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Denny’s updates its plan for keeping sales on the upswing

In some respects, the strategy is far from textbook.
Photograph: Shutterstock

Coming off a 1.7% rise in same-store sales for the fourth quarter, Denny’s intends to stay in positive territory through the textbook moves of increasing staff training, emphasizing delivery and takeout and refreshing its menu and restaurants. But that’s where the standard playbook gets shut and shelved.

The family-dining chain doesn’t intend to follow the full-service charge into a catering, a market Denny’s might have trouble penetrating because of its image as a breakfast specialist whose menu is largely composed of a.m. staples, CEO John Miller explained to investors Tuesday. Barbecue or sandwiches work well in volume shipments to offices or homes, but “that's not the kind of thing you see with eggs, pancakes or even burgers, where the bottom bun gets soggy,” Miller said.

Denny’s is more likely to aim for that big-order market through family packs, he added.

Nor is the 1,703-unit chain following the usual formula of renovating the system and waiting another five or seven years for the next face-lift. Thirty-four restaurants had already been renovated by the end of 2019 with a new exterior and interior design package called Heritage 2.0, even though 11% of domestic units had yet to complete the earlier systemwide redo, Heritage 1.0. Both rehabs tend to deliver a mid-single-digit sales lift, primarily from an increase in transactions, with much of that additional traffic coming at dinner, Miller said. Both generations of the reimaging cost between $150,000 to $300,000 per store, he added.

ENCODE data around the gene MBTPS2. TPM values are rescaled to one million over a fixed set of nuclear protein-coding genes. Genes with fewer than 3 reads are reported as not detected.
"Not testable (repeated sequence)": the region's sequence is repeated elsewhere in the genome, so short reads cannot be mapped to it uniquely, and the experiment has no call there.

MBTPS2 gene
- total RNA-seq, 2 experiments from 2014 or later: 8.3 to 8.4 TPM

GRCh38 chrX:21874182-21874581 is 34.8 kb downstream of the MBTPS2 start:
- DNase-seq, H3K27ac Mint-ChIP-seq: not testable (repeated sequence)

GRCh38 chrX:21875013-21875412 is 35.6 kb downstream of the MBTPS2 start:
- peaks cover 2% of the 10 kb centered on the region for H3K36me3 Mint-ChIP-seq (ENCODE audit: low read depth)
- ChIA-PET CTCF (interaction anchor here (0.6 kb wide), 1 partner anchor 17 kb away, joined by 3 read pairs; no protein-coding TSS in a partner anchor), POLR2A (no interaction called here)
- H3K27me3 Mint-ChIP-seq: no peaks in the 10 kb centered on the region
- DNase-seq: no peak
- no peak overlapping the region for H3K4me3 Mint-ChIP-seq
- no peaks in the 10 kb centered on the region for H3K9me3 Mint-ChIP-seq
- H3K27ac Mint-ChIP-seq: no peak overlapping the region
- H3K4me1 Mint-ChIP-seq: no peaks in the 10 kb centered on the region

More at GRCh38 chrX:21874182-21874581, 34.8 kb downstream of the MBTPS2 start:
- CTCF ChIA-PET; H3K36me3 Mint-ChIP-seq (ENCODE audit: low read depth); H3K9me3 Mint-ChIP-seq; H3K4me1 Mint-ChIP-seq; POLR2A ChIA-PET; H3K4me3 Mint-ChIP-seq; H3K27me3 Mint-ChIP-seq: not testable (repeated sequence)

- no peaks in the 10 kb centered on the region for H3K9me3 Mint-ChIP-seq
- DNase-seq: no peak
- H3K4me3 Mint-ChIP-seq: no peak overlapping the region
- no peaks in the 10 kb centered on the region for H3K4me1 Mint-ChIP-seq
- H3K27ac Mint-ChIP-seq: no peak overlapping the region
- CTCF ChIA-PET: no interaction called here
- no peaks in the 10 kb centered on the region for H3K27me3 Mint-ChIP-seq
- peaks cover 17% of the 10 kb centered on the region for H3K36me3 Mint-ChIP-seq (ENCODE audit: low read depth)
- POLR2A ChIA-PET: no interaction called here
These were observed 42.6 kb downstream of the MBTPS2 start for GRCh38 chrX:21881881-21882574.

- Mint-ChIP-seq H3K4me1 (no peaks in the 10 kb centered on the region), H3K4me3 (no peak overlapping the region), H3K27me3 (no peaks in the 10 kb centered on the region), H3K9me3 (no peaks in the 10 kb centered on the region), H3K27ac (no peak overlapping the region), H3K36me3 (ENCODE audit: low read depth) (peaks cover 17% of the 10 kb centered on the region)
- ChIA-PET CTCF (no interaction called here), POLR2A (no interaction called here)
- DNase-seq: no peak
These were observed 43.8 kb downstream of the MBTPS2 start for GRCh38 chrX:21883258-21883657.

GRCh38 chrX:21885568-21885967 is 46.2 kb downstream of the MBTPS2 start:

Miller was more reserved in gauging the prospects for plant-based menu items than some of his peers at other chains have been. Denny’s recently added an Impossible-branded burger to its menu after testing it in California, and “it’s doing well,” Miller said. But “we had a very conservative estimate on it.”

“We get asked this question all the time: ‘Is this a trend long-term?’” Miller continued. “My sense of it is, whatever it is, it'll be around for a while.” Still, “people are critical of the fact that it may not be really better for you [because of] high sodium and the processes that are required to get there.

He predicted that consumers would likely see plant-based versions of bacon, eggs, fish and chicken before the trend might lose its forward momentum.

Yesterday’s conference call was Denny’s first since reshuffling its top management last week. In that adjustment, Miller delegated his president’s duties to former CFO Mark Wolfinger, who was succeeded as finance chief by Robert Verostek. John Dillon, formerly CMO, was promoted to chief brand officer and EVP.

“Freeing John from a number of administrative responsibilities will enable him to purpose on extending our brand revitalization strategies through his ongoing visionary leadership,” Wolfinger told financial analysts.

The team repeated its now-standard heads-up that Denny’s is exploring possible uses for its excess cash, including acquisitions.

The company reported a net income for the fourth quarter of $18.6 million, a 61.3% increase from the year-ago quarter, on revenues of $113.8 million, down 28.7% from the prior period. The figures reflect the sale of 105 formerly company-operated restaurants to franchisees in 2019. More than 96% of the chain is now franchised.

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